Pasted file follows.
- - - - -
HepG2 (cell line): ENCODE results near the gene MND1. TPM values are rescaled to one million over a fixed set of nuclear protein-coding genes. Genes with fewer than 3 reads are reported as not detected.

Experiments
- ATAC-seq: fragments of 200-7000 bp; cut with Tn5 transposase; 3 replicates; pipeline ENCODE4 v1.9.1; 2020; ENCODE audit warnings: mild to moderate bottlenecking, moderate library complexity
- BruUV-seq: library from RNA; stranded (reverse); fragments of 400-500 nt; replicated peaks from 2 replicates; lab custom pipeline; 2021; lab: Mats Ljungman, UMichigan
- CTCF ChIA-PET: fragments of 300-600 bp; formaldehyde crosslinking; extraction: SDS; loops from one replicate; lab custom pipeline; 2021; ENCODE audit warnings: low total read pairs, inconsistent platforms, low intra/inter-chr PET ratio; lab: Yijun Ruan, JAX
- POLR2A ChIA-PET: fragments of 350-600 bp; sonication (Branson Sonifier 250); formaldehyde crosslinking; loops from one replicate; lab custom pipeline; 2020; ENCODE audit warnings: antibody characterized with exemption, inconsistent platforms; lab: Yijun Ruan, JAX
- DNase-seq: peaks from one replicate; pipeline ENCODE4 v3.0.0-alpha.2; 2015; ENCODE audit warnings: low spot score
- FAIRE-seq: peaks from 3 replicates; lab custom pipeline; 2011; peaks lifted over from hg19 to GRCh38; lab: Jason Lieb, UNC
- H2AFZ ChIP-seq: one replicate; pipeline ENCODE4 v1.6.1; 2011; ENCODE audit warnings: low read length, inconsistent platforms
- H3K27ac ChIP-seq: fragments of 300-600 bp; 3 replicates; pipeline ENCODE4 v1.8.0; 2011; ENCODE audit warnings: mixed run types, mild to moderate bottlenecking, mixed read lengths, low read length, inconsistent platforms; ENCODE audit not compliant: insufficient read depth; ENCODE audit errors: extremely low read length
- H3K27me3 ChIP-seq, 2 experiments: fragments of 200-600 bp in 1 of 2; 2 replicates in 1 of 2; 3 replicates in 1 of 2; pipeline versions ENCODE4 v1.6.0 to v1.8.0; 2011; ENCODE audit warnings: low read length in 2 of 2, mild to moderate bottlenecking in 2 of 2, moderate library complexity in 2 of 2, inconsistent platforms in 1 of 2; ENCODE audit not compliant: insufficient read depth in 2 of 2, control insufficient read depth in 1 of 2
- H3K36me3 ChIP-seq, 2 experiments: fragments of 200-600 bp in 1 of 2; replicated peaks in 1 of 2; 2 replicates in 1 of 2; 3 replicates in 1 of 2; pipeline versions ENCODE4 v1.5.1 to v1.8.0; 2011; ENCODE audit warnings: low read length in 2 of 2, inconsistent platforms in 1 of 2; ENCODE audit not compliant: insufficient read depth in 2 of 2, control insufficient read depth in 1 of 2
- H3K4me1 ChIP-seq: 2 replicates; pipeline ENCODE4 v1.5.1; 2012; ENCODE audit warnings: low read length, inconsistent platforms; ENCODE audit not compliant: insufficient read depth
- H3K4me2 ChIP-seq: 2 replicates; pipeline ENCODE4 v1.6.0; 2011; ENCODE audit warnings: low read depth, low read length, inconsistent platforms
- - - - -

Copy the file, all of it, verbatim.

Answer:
HepG2 (cell line): ENCODE results near the gene MND1. TPM values are rescaled to one million over a fixed set of nuclear protein-coding genes. Genes with fewer than 3 reads are reported as not detected.

Experiments
- ATAC-seq: fragments of 200-7000 bp; cut with Tn5 transposase; 3 replicates; pipeline ENCODE4 v1.9.1; 2020; ENCODE audit warnings: mild to moderate bottlenecking, moderate library complexity
- BruUV-seq: library from RNA; stranded (reverse); fragments of 400-500 nt; replicated peaks from 2 replicates; lab custom pipeline; 2021; lab: Mats Ljungman, UMichigan
- CTCF ChIA-PET: fragments of 300-600 bp; formaldehyde crosslinking; extraction: SDS; loops from one replicate; lab custom pipeline; 2021; ENCODE audit warnings: low total read pairs, inconsistent platforms, low intra/inter-chr PET ratio; lab: Yijun Ruan, JAX
- POLR2A ChIA-PET: fragments of 350-600 bp; sonication (Branson Sonifier 250); formaldehyde crosslinking; loops from one replicate; lab custom pipeline; 2020; ENCODE audit warnings: antibody characterized with exemption, inconsistent platforms; lab: Yijun Ruan, JAX
- DNase-seq: peaks from one replicate; pipeline ENCODE4 v3.0.0-alpha.2; 2015; ENCODE audit warnings: low spot score
- FAIRE-seq: peaks from 3 replicates; lab custom pipeline; 2011; peaks lifted over from hg19 to GRCh38; lab: Jason Lieb, UNC
- H2AFZ ChIP-seq: one replicate; pipeline ENCODE4 v1.6.1; 2011; ENCODE audit warnings: low read length, inconsistent platforms
- H3K27ac ChIP-seq: fragments of 300-600 bp; 3 replicates; pipeline ENCODE4 v1.8.0; 2011; ENCODE audit warnings: mixed run types, mild to moderate bottlenecking, mixed read lengths, low read length, inconsistent platforms; ENCODE audit not compliant: insufficient read depth; ENCODE audit errors: extremely low read length
- H3K27me3 ChIP-seq, 2 experiments: fragments of 200-600 bp in 1 of 2; 2 replicates in 1 of 2; 3 replicates in 1 of 2; pipeline versions ENCODE4 v1.6.0 to v1.8.0; 2011; ENCODE audit warnings: low read length in 2 of 2, mild to moderate bottlenecking in 2 of 2, moderate library complexity in 2 of 2, inconsistent platforms in 1 of 2; ENCODE audit not compliant: insufficient read depth in 2 of 2, control insufficient read depth in 1 of 2
- H3K36me3 ChIP-seq, 2 experiments: fragments of 200-600 bp in 1 of 2; replicated peaks in 1 of 2; 2 replicates in 1 of 2; 3 replicates in 1 of 2; pipeline versions ENCODE4 v1.5.1 to v1.8.0; 2011; ENCODE audit warnings: low read length in 2 of 2, inconsistent platforms in 1 of 2; ENCODE audit not compliant: insufficient read depth in 2 of 2, control insufficient read depth in 1 of 2
- H3K4me1 ChIP-seq: 2 replicates; pipeline ENCODE4 v1.5.1; 2012; ENCODE audit warnings: low read length, inconsistent platforms; ENCODE audit not compliant: insufficient read depth
- H3K4me2 ChIP-seq: 2 replicates; pipeline ENCODE4 v1.6.0; 2011; ENCODE audit warnings: low read depth, low read length, inconsistent platforms